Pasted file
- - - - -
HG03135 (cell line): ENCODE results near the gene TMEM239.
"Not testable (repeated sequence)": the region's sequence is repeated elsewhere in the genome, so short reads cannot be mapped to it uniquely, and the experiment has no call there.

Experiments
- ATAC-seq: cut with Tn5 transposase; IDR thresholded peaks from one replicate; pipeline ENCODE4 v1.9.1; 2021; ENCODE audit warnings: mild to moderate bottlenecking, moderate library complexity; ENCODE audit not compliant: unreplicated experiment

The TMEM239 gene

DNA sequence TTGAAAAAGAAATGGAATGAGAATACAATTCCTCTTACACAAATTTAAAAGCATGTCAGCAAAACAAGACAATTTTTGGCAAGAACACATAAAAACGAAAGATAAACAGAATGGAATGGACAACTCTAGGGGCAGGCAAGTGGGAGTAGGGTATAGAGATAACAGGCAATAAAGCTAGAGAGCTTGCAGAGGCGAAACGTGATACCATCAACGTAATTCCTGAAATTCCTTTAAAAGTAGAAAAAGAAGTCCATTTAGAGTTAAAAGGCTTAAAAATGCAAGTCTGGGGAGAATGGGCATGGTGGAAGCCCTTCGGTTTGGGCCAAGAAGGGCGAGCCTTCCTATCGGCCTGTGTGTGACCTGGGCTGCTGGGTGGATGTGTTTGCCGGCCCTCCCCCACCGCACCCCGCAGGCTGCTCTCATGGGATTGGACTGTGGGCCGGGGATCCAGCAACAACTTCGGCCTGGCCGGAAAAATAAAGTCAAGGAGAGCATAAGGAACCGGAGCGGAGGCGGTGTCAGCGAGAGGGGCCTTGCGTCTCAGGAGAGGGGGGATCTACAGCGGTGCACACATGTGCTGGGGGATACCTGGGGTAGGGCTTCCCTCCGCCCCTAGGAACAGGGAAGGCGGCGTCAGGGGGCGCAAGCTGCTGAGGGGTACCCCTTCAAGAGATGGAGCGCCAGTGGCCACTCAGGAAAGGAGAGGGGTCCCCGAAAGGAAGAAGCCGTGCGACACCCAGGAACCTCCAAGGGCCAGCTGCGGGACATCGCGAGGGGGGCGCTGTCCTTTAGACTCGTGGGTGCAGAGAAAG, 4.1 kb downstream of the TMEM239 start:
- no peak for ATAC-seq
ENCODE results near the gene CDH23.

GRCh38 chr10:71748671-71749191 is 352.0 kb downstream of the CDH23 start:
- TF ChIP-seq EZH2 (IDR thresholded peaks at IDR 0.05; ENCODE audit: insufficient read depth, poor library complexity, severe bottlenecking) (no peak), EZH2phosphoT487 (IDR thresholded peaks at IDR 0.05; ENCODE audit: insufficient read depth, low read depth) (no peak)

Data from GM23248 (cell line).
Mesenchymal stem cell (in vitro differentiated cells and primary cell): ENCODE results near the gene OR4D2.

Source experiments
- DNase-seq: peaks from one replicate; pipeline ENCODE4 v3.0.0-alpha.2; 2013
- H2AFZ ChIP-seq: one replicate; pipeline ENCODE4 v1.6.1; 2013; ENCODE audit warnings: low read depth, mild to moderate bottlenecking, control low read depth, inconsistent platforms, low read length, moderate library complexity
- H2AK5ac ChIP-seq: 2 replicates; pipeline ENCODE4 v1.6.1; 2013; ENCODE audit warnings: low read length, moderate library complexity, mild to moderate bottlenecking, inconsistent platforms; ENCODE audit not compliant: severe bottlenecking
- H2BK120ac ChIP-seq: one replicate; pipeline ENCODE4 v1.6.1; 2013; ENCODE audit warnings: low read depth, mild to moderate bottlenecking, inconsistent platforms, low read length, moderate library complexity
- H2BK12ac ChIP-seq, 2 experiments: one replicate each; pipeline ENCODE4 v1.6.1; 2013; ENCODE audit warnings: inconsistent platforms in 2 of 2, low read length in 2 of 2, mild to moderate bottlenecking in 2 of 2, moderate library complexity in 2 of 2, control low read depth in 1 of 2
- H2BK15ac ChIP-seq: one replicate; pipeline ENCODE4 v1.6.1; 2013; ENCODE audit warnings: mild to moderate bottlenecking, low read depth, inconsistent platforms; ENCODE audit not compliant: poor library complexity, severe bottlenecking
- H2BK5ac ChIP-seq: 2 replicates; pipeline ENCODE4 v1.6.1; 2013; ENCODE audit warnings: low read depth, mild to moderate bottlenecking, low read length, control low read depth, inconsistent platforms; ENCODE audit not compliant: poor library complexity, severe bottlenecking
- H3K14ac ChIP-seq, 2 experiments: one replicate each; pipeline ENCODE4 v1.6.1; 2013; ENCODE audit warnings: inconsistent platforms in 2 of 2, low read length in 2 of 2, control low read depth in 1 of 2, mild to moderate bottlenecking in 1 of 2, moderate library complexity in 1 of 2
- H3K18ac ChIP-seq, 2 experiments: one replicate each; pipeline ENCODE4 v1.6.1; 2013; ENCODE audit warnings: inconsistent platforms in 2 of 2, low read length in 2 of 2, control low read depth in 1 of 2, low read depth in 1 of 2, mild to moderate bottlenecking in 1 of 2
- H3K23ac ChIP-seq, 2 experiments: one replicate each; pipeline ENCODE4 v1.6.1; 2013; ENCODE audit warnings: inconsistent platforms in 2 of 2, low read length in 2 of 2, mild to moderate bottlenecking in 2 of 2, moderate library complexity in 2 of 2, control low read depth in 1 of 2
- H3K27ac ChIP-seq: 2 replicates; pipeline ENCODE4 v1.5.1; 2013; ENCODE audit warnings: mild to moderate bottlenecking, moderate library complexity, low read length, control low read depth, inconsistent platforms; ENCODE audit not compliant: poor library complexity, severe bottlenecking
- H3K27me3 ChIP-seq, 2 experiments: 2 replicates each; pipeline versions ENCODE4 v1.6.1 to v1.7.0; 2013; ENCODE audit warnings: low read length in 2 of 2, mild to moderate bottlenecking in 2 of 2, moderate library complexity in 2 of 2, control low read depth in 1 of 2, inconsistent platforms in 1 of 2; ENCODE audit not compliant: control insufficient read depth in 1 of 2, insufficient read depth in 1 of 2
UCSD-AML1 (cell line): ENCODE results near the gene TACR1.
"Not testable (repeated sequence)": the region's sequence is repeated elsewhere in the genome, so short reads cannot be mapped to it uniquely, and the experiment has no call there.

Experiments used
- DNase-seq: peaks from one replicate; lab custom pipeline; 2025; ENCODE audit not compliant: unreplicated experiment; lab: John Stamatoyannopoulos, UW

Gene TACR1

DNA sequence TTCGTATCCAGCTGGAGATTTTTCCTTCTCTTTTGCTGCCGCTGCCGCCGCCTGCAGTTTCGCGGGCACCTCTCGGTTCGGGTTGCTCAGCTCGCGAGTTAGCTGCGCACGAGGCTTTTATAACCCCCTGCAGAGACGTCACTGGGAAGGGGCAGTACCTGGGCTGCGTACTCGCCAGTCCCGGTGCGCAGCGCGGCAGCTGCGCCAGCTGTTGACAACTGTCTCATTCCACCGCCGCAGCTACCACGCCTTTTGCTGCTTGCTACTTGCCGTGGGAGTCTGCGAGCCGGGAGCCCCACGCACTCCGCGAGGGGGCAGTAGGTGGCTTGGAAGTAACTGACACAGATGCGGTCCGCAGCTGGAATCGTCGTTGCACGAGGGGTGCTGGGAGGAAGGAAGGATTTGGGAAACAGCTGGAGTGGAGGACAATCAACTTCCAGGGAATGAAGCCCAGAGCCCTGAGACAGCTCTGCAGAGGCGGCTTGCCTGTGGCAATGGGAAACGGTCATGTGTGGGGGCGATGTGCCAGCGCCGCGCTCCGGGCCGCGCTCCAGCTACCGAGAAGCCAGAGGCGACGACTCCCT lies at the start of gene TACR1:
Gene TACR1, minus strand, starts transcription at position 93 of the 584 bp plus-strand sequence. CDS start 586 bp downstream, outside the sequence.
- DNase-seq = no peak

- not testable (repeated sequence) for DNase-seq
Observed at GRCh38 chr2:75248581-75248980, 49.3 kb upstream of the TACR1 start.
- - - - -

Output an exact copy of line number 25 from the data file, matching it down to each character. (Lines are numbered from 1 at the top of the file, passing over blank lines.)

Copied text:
- H3K27me3 ChIP-seq, 2 experiments: 2 replicates each; pipeline versions ENCODE4 v1.6.1 to v1.7.0; 2013; ENCODE audit warnings: low read length in 2 of 2, mild to moderate bottlenecking in 2 of 2, moderate library complexity in 2 of 2, control low read depth in 1 of 2, inconsistent platforms in 1 of 2; ENCODE audit not compliant: control insufficient read depth in 1 of 2, insufficient read depth in 1 of 2